In the last 3 decades, the total percentage of loaning players has risen from a mere 6% to 29% of all transfers. That is a significant increase considering the drastic upsurge in the total number of transfers.
The loaning of high-profile players is becoming more common with every passing season and some clubs have even developed a business model around the concept.
But how did it all start? An interesting question with a fascinating history. Loans were not anything special when FA had initially set up the Football League; teams would do it as soon as the need arose, they would even loan players for the sole purpose for coping with a tough run of fixtures in the league. As teams started becoming frustrated with the ‘unsporting’ behavior, in the late 1890, after the FA had properly formed divisional football, loans were completely scrapped off and banned. They made a brief cameo after World War 2 but were introduced as we know them today in 1966 with Coventry’s John Docker joining Torquay United. A temporary transfer of players was allowed with the condition that each team could only make 2 during a transfer window. There were a few shuffles here and there, but the precedent had been set and .
We are nearing 2021 after a rather strange year and loan moves have now become an integral part of club football, more so due to the implications of COVID-19 on club finances. According to KPMG’s analysis a few months right before the first lockdown, it was predicted that the European transfer market would lose about €10bn in player valuation.
Although in early September, another report from KPMG showed signs of recovery, it is safe to say that most clubs will be apprehensive of splashing the cash in the immediate future at least. Deals such as Kylian Mbappé’s loan move from AS Monaco to PSG might become more popular exactly when world class athletes are planning a change in scenery.
There are plenty of positives to loan moves. Deals which would previously have been mega-transfers are now being conducted as a sort ‘probation period’ before handing them a permanent contract. This helps clubs avoid hefty fees and stay in the limitations of the financial fair play rules. On the flip side, the agreement gives a chance to world class players such as Alexis Sanchez, who’re on a poor run of form to capture their spark without the burden of the large fee weighing down on their shoulders. It provides several other sorts of opportunities for players, to create a place for themselves in the starting 11s, or get their career back on track as the likes of Wilfried Zaha (to Crystal Palace) and Romelu Lukaku (to West Brom and Everton) had successfully done.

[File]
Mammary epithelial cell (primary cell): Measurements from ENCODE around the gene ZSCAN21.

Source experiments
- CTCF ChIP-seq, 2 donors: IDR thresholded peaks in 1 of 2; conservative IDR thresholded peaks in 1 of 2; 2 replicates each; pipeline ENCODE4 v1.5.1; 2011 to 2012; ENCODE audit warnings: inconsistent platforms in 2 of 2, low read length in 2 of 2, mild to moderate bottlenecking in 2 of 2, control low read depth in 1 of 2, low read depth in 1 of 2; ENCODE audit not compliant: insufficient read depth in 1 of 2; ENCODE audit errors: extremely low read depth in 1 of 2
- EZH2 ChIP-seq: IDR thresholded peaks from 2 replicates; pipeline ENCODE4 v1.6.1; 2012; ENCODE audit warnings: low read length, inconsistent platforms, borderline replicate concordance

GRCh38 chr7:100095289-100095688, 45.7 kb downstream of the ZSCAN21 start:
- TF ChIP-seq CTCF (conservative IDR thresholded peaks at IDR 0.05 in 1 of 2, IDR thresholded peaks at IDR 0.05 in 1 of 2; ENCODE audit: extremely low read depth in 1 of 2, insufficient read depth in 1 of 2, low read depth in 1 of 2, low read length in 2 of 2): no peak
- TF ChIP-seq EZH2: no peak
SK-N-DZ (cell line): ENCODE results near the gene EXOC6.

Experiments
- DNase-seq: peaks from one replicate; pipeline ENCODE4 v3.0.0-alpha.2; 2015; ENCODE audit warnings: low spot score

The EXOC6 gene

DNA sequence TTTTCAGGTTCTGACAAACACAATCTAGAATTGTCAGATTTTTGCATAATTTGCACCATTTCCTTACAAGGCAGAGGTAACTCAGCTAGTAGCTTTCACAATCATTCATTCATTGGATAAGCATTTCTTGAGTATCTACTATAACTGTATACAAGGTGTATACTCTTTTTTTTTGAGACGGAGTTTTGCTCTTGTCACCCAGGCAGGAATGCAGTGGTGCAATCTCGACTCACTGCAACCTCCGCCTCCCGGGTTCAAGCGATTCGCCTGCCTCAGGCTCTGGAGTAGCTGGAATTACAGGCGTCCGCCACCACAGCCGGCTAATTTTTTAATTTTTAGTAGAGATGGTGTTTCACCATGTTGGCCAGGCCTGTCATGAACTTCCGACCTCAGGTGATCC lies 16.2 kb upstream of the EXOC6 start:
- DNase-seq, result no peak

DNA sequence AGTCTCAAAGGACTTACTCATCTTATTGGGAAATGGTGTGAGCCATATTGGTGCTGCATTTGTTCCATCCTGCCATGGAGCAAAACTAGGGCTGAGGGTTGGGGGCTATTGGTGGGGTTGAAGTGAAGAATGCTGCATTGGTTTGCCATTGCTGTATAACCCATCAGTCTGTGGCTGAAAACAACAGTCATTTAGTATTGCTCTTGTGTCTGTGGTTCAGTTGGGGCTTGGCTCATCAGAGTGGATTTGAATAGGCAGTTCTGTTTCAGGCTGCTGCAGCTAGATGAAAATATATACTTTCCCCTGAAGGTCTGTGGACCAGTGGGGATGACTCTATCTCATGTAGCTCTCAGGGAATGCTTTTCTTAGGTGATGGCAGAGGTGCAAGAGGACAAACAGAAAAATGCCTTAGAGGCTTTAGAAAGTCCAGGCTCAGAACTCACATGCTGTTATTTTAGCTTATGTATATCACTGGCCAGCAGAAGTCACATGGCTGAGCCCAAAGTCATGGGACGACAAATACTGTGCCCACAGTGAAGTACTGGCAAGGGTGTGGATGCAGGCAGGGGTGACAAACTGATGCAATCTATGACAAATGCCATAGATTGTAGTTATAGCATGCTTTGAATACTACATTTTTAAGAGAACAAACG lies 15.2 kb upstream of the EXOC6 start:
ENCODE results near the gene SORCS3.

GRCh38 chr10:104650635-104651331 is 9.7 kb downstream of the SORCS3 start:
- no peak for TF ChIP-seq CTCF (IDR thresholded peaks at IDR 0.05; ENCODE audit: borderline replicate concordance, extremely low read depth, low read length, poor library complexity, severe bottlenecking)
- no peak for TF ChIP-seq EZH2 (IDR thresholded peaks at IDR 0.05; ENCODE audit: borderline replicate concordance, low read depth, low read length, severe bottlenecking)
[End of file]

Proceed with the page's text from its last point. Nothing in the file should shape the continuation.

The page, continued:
Lukaku scored a total of 33 goals in 75 appearances during his loan spells at West Bromwich Albion and Everton
Kylian Mbappé’s bizarre ‘loan’ move to PSG caught the eye of many analysts and law makers in the football world. PSG had secured Neymar for a record-breaking €222m from Barcelona in one of the most surprising transfers in recent times and were looking to acquire the hottest property in Kylian. Instead of a permanent transfer, both the teams opted for a loan (€45 million fee) with an obligation to buy if PSG had avoided relegation that season – quite peculiar as PSG won the league that year – they signed him on a permanent transfer in the subsequent season for €180 million.
The deal was crafted in this way to avoid any breach of the financial fair play laws that allow clubs to have no more than a net loss of €30million. According to Financial Times’ analysis, loan-to-buy deals are becoming more common each year. This bending of the law, however, has not gone unnoticed as FIFA is set to limit the number of loanees a team could have to six players (aged 22 or older).
Finally, we take a look at Atlanta’s approach. This one is quite confusing for me to analyze. As a business graduate, I cannot help but appreciate the though-process behind the approach but at the same time as an athlete myself, I can’t not detest the treatment of athletes as commodities. Atlanta BC currently has 76 players on loan that either belong to the youth academy or were bought for a very small amount of fee. Not all players will break into Atlanta’s first team squad, some might not even be playing after a couple of years, but most will definitely be sold for at least a small profit. This has been quite a common practice in Italian football for the previous decade and a half. Parma had 100 players on loan to clubs around the world but had gone bankrupt as they were unable to pay their wages. These facets of loan/transfer business being conducted in football have raised many eyebrows and could be the reason of further amendments to laws relating to the transfer market.
It is unclear how the transfer market will shape in the coming years as the pandemic has made it impossible to predict outcomes in all industries. Many clubs rely on loan moves to bring in talent that they could normally not afford for a season or two to either earn promotion, qualify for one of Europe’s two continental competitions or just for some stability in the squad. The possibility of a significant decrease or a cap on loans could financially burden many teams across the globe in light of the losses that most, if not all, clubs are facing at this unprecedented time.
Financial Times (https://www.ft.com/content/9bd82b30-caf2-11e9-a1f4-3669401ba76f)
KPMG Football Benchmark (https://www.footballbenchmark.com/library/player_valuation_update_slight_recovery_of_market_values)
NY Times (https://www.nytimes.com/2019/08/24/sports/soccer-loans.html)